When something tragic happens in a family the perceived wisdom is that the people involved go through the Kübler-Ross model of grief – denial, anger, bargaining, depression and acceptance – but then what happens? How does life go on after acceptance? This is the basic question at the heart of David Lindsay-Abaire’s play Rabbit Hole at the Hampstead Theatre.
Becca (Claire Skinner) is in the kitchen of her nice suburban house talking with her sister Izzy (Georgina Rich) whilst sorting out the washing. The two sisters are very different to each other. Becca, the older, seems very sensible and level-headed whilst her younger sister, appears to be more hot-headed and reckless in her approach to life. To look at them, you would think that they were simply a pair of normal sisters without a care in the world, but the truth is very different. A few months ago a tragedy had hit them and the rest of their family extremely hard and they – along with everyone else – were trying to cope in their own way.
The two women chat – mainly about Izzy’s recent antics in a nightclub – when Izzy finally drops the news that she is pregnant. For reasons I don’t really want to go into, Izzy was apprehensive about telling Becca this, as she wasn’t sure of the reaction she would get but Becca, immediately starts thinking along practical lines, about things Izzy will need for her child when it is born. Later that evening, Becca and her husband Howie (Tom Goodman-Hill) are chatting about Izzy’s pregnancy and whether she will be able to cope as a parent. As the months go on, we get to meet Becca’s mother Nat (Penny Downie) who has been coping for a long time with the death of her son and, although not always able to connect with her eldest daughter is ready to be there when Becca gets to the point where she wants to talk. And finally, we meet Jason (Sean Delaney) a 17 year old high school senior whose own life has been irrevocably changed by the tragedy surrounding the family.
I have tried in the synopsis above not to mention what the tragedy is that has befallen the family as, when I saw Rabbit Hole I wasn’t aware of what it was in advance and so, I feel the play was even more of an emotional journey for me as an audience member than it would have been had I been forewarned.
Saying that, Rabbit Hole is an amazing production. David Lindsay-Abaire is great writer and really manages to keep this tragic story just on the right side of the line so that you are not overwhelmed by the grief being portrayed by this extremely talented cast. Set Designer Ashley Martin Davis has produced a very realistic mid-American multi-level suburban home which, right from the start looks exactly like the sort of place Becca and Howie would live in. Combined with some great Direction from Edward Hall, the home helped emphasise the difference in ‘social’ standings between Becca and her mother and sister, giving the impression that Becca has really moved up the socioeconomic scale over the course of her life, whilst her mother and sister have pretty much remained where they were. This difference, lead to tensions between the three – though often concealed nicely – but also to some wonderful comic moments – such as Nat discussing the “curse of the Kennedy’s” during Izzy’s birthday. In fact, for such a serious play, it was surprising how much comedy there was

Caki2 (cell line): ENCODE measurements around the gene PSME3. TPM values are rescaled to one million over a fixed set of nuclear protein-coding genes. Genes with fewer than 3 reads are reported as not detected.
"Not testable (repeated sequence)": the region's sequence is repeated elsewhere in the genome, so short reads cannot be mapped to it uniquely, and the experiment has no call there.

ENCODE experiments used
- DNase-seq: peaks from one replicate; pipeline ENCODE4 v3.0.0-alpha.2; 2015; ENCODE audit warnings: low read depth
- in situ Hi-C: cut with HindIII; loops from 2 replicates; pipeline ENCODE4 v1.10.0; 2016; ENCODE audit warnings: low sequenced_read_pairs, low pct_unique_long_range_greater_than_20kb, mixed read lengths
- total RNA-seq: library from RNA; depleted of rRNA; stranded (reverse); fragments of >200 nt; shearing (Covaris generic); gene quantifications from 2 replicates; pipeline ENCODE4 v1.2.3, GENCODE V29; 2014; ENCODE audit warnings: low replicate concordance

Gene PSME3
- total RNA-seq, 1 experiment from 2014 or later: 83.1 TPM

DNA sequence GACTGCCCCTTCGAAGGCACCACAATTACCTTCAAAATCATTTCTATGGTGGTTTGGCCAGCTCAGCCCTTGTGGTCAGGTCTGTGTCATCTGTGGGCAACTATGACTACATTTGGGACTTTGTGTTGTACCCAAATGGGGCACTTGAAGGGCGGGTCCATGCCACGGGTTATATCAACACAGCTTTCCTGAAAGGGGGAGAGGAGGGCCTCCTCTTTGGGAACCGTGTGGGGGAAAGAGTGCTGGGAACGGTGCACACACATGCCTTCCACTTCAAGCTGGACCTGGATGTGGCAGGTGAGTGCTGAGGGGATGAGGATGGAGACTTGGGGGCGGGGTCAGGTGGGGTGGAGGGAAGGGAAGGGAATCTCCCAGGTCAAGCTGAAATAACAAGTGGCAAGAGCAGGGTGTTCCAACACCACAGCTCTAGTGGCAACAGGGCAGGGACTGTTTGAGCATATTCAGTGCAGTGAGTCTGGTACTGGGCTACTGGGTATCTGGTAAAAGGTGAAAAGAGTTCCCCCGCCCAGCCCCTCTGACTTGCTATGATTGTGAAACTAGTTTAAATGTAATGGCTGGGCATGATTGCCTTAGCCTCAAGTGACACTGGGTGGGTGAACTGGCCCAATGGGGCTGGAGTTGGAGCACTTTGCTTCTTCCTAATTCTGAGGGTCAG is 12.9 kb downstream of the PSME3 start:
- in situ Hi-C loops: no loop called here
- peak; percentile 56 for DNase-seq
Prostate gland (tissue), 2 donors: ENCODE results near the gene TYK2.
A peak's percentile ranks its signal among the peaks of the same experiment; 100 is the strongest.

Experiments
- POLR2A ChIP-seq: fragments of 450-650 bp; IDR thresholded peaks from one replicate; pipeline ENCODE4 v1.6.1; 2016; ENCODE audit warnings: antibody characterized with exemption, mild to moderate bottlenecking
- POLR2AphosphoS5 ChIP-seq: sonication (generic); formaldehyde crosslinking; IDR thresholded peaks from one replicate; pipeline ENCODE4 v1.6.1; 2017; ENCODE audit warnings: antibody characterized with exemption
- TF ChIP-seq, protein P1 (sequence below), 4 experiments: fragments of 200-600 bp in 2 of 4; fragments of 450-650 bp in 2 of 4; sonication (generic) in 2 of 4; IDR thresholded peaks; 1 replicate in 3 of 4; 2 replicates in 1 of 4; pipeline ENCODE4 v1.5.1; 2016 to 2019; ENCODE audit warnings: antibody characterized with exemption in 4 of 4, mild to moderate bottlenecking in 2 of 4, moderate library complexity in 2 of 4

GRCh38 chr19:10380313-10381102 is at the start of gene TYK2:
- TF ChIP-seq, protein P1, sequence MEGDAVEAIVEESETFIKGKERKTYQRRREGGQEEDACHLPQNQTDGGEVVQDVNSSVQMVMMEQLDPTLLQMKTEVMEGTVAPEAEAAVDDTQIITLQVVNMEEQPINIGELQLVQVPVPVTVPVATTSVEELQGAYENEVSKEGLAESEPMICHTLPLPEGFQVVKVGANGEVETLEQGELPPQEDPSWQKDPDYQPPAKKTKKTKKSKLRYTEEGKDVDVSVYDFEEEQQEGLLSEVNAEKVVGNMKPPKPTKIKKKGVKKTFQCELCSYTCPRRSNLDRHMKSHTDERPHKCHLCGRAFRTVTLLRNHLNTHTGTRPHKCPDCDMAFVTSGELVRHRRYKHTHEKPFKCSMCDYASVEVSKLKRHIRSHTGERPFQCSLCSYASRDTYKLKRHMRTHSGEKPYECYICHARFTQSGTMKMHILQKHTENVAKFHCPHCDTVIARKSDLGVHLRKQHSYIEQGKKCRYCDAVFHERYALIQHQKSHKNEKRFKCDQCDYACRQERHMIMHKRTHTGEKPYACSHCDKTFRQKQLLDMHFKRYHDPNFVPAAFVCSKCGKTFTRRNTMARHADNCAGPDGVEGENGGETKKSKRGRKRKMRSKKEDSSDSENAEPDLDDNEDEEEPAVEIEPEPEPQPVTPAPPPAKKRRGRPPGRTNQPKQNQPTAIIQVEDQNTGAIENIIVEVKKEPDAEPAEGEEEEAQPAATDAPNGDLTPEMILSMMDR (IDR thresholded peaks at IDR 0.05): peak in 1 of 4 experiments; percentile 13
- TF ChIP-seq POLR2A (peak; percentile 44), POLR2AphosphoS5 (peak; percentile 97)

Claire Skinner and Tom Goodman-Hill are nicely cast as the husband and wife who are sharing the event but initially not able to find enough common ground to provide comfort and help to each other in moving on with their lives. In fact, their ways of coping are so diametrically opposite that I feared the marriage would break up before the end of Act I. A quick mention for recent RADA graduate Sean Delaney here. Although not a massive role, Jason is quite pivotal to the story and Sean delivered beautifully. When Jason reached into his pocket for his phone number, his hand was shaking so much I just wanted to give him a big hug and tell him everything would work out fine – even if I didn’t believe it myself.
I think you can tell from the above, I was pretty much immersed in Rabbit Hole right from the start. I cared about all of the characters to the point where I joined them in their emotions as the story unfolded. There were a lot of very believable performances on the stage during this show and at the end, I metaphorically waved them all goodbye and wished them well for the future.
Review by Terry Eastham
Becca and Howie Corbett are a happy suburban couple with everything they could want until a shocking and sudden event turns their world upside down and leaves them drifting perilously apart.
Riding the turbulence of domestic life, Becca and Howie must find a way back to each other whilst their unpredictable family tries to bridge the ‘infinite space between’, which life-changing events create.
Rabbit Hole: Meet the company
David Lindsay-Abaire’s Pulitzer Prize-winning drama, filled with distinctive wit and grace, charts the path from grief to its antidotes – love and hope.
Lindsay-Abaire’s most recent play at Hampstead Theatre was the sell-out comedy, Good People, which starred Imelda Staunton, and transferred to the West End last year. Edward Hall has directed some of Hampstead’s biggest hits including the Olivier Award-winning musical Sunny Afternoon, Chariots of Fire and Wonderland.
Claire Skinner (Outnumbered) and Tom Goodman-Hill (Mr Selfridge) lead the cast, which also includes Penny Downie (Downton Abbey), Georgina Rich (Dirty Dancing) and Sean Delaney making his professional stage debut, having recently graduated from RADA this year.
This production is made possible by the generous support of Lin and Ken Craig.
Running time is approximately 2 hours including an interval.
A Hampstead Theatre Production
By David Lindsay-Abaire
Directed by Edward Hall
29 January – 5 March 2016